Debate: For those who couldn't stand to watch, a quick roundup reference guide

Was it just too nasty to have to watch the third Democratic debate?  Were the droning and bee ess just a little more than a sane person could handle?

John Podhoretz at the New York Post may have been alone in his office when he wrote this after viewing the dreck, but he spoke for many:

As the Democratic debate in Houston entered its third hour last night, I rose from my chair and said, "ABC, let the American people go!" And there was no one to cheer, for I was alone in my office.

Finally, there was to be one debate, 10 candidates, with frontrunners Joe Biden, Bernie Sanders and Elizabeth Warren facing each other at last. What happened was what Preminger's Israelis would have called a "balagan" — bedlam, chaos, tumult, like trying to conduct a conversation at Times Square when the 1 and the 2 are pulling into the station simultaneously.

On issue after issue, the candidates engaged in unclear, confusing, halting policy discussions — that is, when they weren't engaging in pettifoggery designed to occlude our understanding of their views rather than clarifying them.

Yep, it was a dog, way too long for a lot of us, so here's a quickie reference guide:

Issues & Insights has a well curated list of all the gross lowlights from all of the Democrats as they did their debate here.

The Washington Post has its own summary of winners and losers, fairly neutral in perspective, considering, readable with a subscription here.

Slate has a chronological listing of what went down, loaded with revolting leftist bias but useful in its own way here.

The Washington Post also has an easily searchable actual transcript of the whole mess, to check out every last miserable gaffe here.

More summaries:

Axios has its five takeaways with a left-leaning slant here.

The Hill has its five takeaways here.

Boston.com has its five takeaways here.

ABC News has its five takeaways here.

(They all do five takeaways!)

And don't miss RealClearPolitics, which always is worth a look.

Image credit: ABC News, via shareable YouTube, screen shot.

Was it just too nasty to have to watch the third Democratic debate?  Were the droning and bee ess just a little more than a sane person could handle?

John Podhoretz at the New York Post may have been alone in his office when he wrote this after viewing the dreck, but he spoke for many:

As the Democratic debate in Houston entered its third hour last night, I rose from my chair and said, "ABC, let the American people go!" And there was no one to cheer, for I was alone in my office.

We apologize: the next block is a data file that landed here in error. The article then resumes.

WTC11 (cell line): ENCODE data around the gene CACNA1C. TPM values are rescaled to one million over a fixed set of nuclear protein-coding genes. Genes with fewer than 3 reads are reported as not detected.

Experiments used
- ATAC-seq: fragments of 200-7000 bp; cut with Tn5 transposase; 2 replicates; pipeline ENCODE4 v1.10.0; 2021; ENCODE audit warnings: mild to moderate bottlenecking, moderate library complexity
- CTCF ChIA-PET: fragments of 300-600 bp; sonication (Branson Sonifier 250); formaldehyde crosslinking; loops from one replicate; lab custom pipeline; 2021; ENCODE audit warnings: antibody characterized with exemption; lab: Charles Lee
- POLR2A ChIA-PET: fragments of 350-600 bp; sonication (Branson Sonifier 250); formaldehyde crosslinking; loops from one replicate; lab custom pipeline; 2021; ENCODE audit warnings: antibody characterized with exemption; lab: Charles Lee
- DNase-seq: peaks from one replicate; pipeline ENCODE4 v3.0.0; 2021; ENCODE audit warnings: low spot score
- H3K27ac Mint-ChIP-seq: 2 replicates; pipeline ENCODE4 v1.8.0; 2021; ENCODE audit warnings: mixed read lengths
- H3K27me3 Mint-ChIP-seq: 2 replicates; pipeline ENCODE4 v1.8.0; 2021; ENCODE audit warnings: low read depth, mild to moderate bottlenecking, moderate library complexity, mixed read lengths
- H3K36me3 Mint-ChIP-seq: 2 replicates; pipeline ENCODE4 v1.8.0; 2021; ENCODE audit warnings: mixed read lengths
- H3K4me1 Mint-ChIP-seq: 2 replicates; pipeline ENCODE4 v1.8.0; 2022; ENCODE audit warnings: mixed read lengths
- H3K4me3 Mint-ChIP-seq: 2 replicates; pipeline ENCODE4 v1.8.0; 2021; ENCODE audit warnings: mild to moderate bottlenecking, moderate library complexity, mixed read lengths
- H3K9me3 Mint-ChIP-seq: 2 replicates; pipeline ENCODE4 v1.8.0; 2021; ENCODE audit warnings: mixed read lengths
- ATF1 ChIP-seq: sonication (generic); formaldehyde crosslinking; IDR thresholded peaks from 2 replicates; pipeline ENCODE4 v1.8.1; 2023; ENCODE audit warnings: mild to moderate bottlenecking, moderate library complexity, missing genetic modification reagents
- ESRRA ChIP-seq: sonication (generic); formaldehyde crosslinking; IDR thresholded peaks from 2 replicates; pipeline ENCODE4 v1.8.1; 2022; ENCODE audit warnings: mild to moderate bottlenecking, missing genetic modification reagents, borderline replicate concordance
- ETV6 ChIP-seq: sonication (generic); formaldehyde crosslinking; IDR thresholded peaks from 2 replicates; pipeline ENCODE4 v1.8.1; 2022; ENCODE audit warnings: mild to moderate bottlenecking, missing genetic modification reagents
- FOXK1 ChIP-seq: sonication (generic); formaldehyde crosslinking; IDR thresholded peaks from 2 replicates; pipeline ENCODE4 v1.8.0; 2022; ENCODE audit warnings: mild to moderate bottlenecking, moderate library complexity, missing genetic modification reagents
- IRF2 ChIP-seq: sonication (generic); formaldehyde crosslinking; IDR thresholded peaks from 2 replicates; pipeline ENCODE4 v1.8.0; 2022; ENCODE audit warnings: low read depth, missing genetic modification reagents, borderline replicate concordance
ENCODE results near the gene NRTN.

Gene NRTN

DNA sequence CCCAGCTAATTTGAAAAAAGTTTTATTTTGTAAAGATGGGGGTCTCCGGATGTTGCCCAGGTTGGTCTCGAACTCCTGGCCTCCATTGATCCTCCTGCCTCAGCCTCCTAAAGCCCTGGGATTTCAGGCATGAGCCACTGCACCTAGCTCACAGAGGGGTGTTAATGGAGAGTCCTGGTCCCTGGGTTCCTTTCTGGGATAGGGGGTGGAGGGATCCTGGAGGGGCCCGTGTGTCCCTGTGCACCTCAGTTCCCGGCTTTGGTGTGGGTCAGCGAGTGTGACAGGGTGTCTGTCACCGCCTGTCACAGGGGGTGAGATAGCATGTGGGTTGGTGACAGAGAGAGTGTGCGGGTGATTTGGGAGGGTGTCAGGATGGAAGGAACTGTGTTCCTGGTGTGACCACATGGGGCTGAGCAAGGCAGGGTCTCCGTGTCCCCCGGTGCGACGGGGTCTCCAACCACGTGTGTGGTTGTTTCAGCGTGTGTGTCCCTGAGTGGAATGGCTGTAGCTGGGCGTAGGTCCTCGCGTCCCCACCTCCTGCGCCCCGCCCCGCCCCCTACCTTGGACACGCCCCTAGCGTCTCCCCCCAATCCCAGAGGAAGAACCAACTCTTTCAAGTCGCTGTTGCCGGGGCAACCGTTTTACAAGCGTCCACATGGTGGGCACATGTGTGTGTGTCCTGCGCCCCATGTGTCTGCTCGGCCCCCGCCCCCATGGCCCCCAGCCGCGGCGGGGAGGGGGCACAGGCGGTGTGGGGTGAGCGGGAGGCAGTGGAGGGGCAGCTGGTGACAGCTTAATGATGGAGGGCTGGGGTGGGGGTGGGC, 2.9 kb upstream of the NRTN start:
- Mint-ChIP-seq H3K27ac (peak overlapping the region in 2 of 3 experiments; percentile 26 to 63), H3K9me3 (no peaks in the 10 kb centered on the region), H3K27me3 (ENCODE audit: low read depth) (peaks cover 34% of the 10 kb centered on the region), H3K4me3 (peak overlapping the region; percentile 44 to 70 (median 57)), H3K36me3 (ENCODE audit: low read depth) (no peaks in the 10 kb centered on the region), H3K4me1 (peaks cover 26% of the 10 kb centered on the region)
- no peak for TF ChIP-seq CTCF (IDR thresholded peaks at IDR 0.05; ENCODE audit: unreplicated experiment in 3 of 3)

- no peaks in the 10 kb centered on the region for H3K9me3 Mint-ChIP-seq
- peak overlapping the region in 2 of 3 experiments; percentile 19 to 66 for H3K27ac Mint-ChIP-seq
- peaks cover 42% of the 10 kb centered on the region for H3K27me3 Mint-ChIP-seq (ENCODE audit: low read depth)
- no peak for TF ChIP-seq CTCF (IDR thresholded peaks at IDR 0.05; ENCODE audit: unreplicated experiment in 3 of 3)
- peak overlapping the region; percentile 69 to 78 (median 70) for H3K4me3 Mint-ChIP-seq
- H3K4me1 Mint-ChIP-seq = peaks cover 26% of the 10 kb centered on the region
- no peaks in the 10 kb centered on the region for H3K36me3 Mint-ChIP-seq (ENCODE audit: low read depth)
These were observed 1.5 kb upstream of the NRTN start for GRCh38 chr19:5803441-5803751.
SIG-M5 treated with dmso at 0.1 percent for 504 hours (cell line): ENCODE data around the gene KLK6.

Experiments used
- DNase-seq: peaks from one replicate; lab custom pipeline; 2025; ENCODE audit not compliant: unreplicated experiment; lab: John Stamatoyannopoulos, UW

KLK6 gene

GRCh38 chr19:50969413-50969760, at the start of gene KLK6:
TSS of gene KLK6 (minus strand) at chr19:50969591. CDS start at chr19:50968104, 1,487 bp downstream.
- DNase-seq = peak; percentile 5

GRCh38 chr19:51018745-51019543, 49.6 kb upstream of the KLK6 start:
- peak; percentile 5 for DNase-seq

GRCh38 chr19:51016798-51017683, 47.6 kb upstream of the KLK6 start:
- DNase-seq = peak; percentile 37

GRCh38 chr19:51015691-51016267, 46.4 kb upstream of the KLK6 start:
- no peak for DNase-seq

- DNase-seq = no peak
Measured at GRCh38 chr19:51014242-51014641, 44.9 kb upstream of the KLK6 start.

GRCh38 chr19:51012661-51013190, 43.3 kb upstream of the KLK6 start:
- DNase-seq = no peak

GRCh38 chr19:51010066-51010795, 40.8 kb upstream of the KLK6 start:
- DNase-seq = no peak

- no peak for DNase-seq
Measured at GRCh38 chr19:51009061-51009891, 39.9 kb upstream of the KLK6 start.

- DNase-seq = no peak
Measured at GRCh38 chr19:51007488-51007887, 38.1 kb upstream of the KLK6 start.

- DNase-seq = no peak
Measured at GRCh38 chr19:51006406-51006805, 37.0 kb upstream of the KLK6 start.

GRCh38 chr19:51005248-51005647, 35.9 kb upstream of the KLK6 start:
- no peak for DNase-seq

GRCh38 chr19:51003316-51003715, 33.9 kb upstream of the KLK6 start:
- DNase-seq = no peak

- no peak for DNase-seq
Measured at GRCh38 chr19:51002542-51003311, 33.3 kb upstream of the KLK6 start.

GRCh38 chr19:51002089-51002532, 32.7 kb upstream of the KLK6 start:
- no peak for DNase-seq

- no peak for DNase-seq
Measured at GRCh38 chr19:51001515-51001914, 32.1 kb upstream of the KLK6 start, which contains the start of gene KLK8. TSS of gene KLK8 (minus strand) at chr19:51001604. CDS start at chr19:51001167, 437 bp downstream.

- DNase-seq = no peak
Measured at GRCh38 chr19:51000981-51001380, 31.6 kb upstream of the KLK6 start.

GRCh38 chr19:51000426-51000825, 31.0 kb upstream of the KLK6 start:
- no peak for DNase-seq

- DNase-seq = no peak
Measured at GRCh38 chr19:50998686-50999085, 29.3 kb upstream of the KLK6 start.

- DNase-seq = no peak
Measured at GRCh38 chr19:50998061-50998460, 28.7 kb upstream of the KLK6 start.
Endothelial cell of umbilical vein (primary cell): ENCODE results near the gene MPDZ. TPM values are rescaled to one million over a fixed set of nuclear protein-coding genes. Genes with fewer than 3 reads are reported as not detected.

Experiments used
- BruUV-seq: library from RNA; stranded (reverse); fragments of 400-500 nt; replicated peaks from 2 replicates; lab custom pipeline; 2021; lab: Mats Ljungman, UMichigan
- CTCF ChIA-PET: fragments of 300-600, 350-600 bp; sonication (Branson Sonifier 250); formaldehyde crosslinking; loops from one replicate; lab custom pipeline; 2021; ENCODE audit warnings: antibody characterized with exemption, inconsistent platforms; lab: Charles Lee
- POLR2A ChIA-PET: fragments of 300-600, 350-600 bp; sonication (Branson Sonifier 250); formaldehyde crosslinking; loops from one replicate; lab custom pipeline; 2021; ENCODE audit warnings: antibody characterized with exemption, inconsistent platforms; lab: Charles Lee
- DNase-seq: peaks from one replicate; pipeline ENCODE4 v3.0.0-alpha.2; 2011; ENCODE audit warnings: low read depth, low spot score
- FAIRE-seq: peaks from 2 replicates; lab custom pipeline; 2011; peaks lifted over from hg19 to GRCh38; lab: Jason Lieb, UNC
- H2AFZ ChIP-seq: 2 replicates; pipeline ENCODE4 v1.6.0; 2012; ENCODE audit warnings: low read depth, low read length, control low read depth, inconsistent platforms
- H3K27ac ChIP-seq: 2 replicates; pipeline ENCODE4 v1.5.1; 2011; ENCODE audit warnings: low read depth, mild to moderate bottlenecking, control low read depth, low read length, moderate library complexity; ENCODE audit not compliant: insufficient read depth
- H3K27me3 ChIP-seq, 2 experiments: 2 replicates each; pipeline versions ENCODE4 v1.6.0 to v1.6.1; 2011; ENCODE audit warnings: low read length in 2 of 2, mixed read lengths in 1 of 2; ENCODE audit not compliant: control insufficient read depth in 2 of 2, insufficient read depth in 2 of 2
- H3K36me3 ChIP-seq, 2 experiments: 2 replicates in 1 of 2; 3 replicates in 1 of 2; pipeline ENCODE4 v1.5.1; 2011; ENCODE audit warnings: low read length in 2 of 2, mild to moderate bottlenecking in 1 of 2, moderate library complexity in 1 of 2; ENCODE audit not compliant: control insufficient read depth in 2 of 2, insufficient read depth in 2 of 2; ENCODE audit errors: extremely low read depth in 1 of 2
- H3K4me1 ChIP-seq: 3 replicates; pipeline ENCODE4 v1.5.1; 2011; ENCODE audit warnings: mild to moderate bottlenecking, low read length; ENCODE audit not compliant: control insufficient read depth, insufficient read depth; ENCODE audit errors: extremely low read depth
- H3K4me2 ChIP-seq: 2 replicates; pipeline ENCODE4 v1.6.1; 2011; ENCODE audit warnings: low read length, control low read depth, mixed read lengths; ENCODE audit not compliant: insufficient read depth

Finally, there was to be one debate, 10 candidates, with frontrunners Joe Biden, Bernie Sanders and Elizabeth Warren facing each other at last. What happened was what Preminger's Israelis would have called a "balagan" — bedlam, chaos, tumult, like trying to conduct a conversation at Times Square when the 1 and the 2 are pulling into the station simultaneously.

On issue after issue, the candidates engaged in unclear, confusing, halting policy discussions — that is, when they weren't engaging in pettifoggery designed to occlude our understanding of their views rather than clarifying them.

Yep, it was a dog, way too long for a lot of us, so here's a quickie reference guide:

Issues & Insights has a well curated list of all the gross lowlights from all of the Democrats as they did their debate here.

The Washington Post has its own summary of winners and losers, fairly neutral in perspective, considering, readable with a subscription here.

Slate has a chronological listing of what went down, loaded with revolting leftist bias but useful in its own way here.

The Washington Post also has an easily searchable actual transcript of the whole mess, to check out every last miserable gaffe here.

More summaries:

Axios has its five takeaways with a left-leaning slant here.

The Hill has its five takeaways here.

Boston.com has its five takeaways here.

ABC News has its five takeaways here.

(They all do five takeaways!)

And don't miss RealClearPolitics, which always is worth a look.

Image credit: ABC News, via shareable YouTube, screen shot.